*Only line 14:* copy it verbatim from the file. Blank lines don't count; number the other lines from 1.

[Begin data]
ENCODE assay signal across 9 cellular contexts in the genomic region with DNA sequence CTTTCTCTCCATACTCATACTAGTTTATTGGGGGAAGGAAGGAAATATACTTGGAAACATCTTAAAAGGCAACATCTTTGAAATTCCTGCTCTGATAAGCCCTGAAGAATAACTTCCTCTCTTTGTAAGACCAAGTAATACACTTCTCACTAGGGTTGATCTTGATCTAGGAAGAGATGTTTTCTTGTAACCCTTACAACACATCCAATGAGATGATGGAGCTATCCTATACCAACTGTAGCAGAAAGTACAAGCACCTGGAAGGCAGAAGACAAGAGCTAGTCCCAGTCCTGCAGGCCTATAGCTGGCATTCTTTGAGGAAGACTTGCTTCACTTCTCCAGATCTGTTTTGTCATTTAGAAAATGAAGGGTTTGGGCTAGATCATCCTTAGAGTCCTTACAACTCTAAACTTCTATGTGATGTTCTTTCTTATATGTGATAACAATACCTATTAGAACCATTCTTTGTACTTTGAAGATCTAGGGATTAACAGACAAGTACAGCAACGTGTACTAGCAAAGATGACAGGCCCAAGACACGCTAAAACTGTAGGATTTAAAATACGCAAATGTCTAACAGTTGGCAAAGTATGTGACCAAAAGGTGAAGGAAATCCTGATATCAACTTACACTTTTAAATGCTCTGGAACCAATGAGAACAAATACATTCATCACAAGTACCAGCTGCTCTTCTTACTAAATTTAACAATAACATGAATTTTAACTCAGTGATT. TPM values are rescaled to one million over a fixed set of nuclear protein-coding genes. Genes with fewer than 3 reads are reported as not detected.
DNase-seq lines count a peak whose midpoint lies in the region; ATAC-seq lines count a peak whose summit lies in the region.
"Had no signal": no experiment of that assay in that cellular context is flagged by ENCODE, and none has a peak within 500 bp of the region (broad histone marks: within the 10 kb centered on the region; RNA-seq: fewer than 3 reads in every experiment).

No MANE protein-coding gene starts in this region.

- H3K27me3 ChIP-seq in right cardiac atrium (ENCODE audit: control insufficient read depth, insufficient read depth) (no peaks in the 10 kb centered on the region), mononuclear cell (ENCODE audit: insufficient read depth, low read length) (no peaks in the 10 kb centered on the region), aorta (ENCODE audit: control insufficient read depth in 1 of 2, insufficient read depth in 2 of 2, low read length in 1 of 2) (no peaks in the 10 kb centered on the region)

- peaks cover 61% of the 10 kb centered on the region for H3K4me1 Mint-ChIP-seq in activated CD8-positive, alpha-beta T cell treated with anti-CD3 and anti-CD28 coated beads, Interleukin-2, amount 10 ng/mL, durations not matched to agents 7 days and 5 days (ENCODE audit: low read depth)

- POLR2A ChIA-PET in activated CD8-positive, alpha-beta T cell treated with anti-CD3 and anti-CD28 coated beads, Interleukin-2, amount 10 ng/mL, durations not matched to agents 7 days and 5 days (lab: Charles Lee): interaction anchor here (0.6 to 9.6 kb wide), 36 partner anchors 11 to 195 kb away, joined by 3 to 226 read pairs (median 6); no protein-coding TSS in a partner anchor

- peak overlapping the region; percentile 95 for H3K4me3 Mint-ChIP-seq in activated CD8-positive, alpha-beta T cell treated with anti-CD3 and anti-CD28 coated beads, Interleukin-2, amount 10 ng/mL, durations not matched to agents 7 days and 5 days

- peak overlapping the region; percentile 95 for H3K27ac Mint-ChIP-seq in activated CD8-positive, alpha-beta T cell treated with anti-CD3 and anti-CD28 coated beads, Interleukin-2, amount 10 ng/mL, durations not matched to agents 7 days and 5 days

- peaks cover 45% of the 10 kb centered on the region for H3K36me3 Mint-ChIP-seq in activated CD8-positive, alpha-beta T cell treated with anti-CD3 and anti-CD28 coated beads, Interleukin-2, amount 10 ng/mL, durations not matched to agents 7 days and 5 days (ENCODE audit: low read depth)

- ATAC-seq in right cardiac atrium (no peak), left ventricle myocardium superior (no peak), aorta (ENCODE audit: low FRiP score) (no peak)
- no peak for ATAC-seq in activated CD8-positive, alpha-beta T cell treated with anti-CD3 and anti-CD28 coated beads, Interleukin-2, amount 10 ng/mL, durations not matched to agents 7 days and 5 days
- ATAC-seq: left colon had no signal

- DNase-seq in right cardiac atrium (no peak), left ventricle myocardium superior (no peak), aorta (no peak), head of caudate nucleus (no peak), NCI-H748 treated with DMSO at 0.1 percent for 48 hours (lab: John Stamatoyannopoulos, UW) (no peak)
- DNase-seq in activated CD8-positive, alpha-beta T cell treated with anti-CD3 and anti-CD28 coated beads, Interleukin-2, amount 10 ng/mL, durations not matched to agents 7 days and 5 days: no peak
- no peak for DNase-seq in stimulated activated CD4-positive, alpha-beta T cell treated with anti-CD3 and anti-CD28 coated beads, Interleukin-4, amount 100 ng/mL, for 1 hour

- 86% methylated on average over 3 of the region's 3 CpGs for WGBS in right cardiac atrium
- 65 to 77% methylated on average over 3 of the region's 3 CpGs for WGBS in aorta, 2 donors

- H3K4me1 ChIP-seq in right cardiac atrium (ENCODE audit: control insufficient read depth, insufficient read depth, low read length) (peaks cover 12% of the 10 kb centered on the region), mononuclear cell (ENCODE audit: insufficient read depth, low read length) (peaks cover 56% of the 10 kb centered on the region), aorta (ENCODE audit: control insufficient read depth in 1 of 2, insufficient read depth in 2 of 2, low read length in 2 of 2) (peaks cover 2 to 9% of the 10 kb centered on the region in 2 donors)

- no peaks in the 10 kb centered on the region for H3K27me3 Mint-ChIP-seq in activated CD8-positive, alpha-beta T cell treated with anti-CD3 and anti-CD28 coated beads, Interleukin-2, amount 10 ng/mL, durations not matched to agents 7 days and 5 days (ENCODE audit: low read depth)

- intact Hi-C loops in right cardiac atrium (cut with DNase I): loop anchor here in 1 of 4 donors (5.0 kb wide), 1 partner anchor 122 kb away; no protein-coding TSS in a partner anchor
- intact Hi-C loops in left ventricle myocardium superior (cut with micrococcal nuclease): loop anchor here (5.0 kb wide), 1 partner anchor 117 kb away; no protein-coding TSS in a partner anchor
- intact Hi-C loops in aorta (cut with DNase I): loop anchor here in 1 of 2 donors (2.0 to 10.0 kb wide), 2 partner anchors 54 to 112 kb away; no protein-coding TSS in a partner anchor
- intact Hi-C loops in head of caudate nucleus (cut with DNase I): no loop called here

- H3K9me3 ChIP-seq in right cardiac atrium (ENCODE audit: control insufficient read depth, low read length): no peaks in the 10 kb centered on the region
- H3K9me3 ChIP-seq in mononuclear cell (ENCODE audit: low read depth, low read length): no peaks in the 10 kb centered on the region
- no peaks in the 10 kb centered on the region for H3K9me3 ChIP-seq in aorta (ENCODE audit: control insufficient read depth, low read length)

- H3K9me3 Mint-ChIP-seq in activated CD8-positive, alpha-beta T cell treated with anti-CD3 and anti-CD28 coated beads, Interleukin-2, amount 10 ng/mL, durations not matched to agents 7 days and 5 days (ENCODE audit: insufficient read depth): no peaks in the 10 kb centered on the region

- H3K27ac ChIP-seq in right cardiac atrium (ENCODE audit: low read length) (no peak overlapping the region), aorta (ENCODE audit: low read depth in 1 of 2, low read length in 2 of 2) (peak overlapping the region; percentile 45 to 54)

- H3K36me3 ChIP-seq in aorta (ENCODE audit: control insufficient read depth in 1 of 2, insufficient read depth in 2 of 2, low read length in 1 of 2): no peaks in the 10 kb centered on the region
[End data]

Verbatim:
- DNase-seq in right cardiac atrium (no peak), left ventricle myocardium superior (no peak), aorta (no peak), head of caudate nucleus (no peak), NCI-H748 treated with DMSO at 0.1 percent for 48 hours (lab: John Stamatoyannopoulos, UW) (no peak)